posted by mneekadon at 6:25 AM on May 18, 2010 [6 favorites]


Gasp! You can't put Bigfoot in the same category as any of those other sugar-water concoctions. A barleywine is *meant* to be a sturdy bastard of an ale, and you wouldn't put away a six-pack of those unless you had some serious head injuries planned that you didn't want to feel (until the next morning).

That said, I have some 2002 bigfoot still unopened, that's travelled across 2 continents. I'm Saving It.
posted by nonspecialist at 6:26 AM on May 18, 2010 [15 favorites]


Peppermint White Chocolate Mocha with Whipped Cream is high in calories?
posted by Cookiebastard at 6:27 AM on May 18, 2010 [8 favorites]


> The comparison with other junk food is quite effective. I didn't know that Starbucks'
> espresso was the equivalent of four bowls of ice cream. I mean seriously, I'd rather
> just eat the ice cream.

Only the sugar content in the ice cream is comparable. They ignore the other stuff (like fat, which is pretty significant in ice cream). Same for the other comparisons--that coke really is the same as a 10 pound well-marbled steak (in sugar content.)
posted by jfuller at 6:28 AM on May 18, 2010 [1 favorite]


With a name like "Lobsterita..."

... I'll have two, why not?
posted by mazola at 6:30 AM on May 18, 2010 [8 favorites]


Let's do the math on the Red Lobster margaritas (because it's a little bit interesting).

Lobsterita (24oz): 890 calories, 183g sugar. That's 732 calories from sugar, leaving 158 from alcohol (22.6g, or 28.6mL of pure ethyl alcohol, or 71.5mL of 80-proof liquor).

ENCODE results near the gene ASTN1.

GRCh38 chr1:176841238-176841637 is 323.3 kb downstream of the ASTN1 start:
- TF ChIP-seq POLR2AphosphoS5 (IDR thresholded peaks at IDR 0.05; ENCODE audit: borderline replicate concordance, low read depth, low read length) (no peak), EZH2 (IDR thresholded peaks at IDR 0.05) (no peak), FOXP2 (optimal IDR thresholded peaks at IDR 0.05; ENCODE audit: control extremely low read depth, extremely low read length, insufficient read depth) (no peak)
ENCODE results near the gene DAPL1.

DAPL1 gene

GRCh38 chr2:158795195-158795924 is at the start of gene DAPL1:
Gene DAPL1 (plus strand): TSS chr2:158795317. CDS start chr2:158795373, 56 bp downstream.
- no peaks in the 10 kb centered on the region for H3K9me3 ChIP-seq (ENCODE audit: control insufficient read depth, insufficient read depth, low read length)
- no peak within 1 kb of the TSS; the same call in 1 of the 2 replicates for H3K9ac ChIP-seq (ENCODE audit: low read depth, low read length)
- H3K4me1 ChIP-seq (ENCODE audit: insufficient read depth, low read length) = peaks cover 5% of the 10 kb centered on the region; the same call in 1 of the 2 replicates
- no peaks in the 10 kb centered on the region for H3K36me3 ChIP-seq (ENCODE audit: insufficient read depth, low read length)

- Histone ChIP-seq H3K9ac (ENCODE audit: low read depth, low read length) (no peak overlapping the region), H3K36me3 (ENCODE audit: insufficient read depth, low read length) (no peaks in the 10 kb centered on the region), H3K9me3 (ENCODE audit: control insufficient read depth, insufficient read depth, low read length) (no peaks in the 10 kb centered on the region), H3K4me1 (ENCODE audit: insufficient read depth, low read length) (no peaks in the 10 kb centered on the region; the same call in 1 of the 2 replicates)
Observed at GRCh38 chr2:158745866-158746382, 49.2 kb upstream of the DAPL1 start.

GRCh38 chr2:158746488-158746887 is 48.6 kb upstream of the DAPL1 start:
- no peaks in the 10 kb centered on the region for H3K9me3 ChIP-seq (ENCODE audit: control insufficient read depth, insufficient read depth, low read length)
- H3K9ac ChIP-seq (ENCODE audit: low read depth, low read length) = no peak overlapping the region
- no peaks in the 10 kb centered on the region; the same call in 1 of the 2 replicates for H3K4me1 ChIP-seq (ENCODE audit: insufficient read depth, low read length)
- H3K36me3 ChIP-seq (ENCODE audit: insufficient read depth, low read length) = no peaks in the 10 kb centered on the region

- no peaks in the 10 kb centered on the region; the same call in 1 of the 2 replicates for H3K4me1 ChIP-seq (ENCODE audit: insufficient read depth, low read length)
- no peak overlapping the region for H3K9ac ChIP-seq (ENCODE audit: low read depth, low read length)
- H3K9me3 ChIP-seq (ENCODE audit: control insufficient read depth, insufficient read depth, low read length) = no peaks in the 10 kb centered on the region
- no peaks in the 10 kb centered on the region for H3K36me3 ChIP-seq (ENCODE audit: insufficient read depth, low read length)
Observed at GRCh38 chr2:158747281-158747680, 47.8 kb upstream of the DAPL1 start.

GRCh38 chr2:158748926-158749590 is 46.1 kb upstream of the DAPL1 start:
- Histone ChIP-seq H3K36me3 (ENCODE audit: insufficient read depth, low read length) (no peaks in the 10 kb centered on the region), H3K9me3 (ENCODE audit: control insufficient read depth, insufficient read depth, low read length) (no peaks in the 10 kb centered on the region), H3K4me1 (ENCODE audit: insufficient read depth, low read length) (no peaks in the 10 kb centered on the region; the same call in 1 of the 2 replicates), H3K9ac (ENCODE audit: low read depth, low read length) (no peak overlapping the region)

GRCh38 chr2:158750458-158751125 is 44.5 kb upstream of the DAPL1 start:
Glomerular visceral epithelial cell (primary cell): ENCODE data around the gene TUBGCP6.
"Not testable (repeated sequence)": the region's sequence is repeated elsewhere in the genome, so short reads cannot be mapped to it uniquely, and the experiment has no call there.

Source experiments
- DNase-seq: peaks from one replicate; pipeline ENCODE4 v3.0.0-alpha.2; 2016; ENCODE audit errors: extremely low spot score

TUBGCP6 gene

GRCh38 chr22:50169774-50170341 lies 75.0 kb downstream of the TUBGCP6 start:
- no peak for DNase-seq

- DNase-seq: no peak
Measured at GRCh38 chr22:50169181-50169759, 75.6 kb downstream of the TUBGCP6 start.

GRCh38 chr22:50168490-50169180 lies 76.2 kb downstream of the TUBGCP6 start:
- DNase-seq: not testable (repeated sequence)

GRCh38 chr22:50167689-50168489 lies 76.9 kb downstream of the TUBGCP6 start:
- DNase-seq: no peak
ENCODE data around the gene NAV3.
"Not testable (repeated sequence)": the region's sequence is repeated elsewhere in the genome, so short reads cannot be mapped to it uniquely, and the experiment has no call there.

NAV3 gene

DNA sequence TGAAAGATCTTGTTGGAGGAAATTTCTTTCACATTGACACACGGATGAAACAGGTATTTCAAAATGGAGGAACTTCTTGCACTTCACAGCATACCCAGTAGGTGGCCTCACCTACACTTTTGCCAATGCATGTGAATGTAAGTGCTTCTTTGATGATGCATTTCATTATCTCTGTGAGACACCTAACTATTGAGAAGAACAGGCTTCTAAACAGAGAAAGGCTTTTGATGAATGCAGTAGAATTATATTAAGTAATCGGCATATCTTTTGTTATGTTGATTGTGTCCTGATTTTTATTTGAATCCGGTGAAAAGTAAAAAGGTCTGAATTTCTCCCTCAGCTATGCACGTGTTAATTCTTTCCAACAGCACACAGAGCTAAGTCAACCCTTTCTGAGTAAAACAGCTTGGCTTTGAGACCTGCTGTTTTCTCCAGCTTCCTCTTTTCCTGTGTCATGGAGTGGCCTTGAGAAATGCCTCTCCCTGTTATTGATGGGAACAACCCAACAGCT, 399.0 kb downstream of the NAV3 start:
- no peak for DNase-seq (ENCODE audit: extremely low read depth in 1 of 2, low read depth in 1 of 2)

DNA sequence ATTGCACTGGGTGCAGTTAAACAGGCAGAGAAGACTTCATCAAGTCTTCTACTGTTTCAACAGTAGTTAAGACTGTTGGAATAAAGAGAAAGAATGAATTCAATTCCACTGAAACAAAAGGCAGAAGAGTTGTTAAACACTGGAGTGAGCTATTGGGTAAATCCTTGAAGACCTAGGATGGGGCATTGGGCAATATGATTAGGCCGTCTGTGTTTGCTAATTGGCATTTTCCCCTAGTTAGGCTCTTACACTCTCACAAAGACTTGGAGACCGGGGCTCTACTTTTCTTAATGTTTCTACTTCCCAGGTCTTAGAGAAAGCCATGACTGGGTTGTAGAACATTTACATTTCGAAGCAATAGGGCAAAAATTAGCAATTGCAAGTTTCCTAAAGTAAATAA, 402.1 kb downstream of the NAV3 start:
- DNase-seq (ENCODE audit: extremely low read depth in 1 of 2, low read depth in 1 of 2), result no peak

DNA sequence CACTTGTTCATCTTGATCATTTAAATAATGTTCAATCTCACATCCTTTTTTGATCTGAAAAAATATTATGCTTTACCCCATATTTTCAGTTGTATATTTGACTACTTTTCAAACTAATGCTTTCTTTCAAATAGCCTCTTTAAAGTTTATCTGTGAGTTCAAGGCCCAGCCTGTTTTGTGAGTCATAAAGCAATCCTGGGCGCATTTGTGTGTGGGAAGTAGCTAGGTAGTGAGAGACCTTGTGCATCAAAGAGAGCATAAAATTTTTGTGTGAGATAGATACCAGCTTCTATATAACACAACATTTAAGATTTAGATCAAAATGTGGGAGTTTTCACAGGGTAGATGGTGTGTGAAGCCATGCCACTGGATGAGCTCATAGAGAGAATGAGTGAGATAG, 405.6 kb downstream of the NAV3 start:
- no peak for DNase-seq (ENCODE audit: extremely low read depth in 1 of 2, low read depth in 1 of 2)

Classic margarita: 250 calories, 22g sugar. 88 sugar calories, 162 from alcohol (23.1g, 29.3mL ETOH, 73.2mL liquor).

I bet it's an awful lot cheaper, too (and they're both made with the same tequila).
posted by uncleozzy at 6:32 AM on May 18, 2010


isnt white "chocolate" fundamentally chocolate flavored cocoa butter? to make hot chocolate out of that is like drinking melted lard.

disgusting.
posted by liza at 6:32 AM on May 18, 2010 [2 favorites]


The comparison with other junk food is quite effective. I didn't know that Starbucks' espresso was the equivalent of four bowls of ice cream. I mean seriously, I'd rather just eat the ice cream.
@valkyryn - Just making sure... you do understand that all they're saying is that a venti-sized (biggest) peppermint white chocolate mocha with whipped cream has the same amount of SUGAR as 4 bowls of ice cream, right? This doesn't take into account fat, protein, or what non-sugar carbs might be in ice cream. If you had 4 bowls of ice cream, you'd be eating many times more calories than if you drank the mocha. Only the sugar would be the same.